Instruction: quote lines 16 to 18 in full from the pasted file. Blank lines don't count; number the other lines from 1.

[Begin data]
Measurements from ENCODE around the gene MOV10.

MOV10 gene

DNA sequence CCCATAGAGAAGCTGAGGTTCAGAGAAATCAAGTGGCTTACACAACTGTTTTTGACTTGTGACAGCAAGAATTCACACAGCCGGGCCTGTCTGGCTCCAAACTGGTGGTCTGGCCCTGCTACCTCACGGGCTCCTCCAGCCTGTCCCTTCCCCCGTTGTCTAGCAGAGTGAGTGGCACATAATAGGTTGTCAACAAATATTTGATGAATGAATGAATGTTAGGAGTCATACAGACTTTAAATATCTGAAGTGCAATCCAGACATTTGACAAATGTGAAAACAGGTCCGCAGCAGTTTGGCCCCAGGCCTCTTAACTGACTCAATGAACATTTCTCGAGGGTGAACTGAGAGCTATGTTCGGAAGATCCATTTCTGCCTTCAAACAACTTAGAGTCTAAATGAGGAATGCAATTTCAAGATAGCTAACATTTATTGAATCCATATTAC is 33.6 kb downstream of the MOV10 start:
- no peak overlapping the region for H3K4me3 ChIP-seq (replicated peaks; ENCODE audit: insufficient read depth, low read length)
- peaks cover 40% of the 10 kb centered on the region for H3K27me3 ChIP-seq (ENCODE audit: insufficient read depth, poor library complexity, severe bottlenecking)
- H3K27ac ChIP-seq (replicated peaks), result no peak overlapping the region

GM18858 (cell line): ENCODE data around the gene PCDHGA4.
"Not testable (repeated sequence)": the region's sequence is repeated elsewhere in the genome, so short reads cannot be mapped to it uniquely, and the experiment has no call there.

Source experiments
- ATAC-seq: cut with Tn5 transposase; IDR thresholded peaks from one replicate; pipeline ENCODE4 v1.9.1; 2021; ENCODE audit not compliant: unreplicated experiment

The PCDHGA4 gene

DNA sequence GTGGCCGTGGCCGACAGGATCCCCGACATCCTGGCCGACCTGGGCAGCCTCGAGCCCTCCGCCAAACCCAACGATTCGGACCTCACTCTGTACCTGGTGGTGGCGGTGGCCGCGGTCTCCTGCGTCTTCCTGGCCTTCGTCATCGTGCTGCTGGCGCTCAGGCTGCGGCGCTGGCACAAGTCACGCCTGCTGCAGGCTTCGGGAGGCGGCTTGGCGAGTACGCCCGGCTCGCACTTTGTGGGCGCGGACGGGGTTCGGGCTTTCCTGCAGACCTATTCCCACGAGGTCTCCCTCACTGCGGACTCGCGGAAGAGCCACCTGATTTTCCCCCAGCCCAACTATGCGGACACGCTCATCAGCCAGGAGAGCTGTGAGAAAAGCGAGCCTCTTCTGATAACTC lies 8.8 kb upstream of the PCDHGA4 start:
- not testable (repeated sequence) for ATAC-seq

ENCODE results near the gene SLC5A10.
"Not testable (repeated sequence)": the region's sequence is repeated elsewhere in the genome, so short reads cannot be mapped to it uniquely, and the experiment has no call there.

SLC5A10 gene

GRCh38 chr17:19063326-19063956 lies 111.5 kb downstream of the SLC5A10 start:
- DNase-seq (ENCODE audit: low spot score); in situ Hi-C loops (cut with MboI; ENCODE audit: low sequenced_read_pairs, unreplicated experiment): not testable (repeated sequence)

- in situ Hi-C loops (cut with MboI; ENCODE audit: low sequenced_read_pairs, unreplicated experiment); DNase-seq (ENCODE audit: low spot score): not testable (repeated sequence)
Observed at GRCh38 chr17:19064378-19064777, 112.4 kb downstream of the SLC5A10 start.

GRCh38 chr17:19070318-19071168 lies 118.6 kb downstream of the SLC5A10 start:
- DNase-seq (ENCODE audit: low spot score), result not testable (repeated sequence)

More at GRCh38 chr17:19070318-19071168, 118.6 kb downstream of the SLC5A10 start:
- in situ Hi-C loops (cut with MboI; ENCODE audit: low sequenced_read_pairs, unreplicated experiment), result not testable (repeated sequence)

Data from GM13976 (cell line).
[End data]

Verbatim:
SLC5A10 gene

GRCh38 chr17:19063326-19063956 lies 111.5 kb downstream of the SLC5A10 start:
- DNase-seq (ENCODE audit: low spot score); in situ Hi-C loops (cut with MboI; ENCODE audit: low sequenced_read_pairs, unreplicated experiment): not testable (repeated sequence)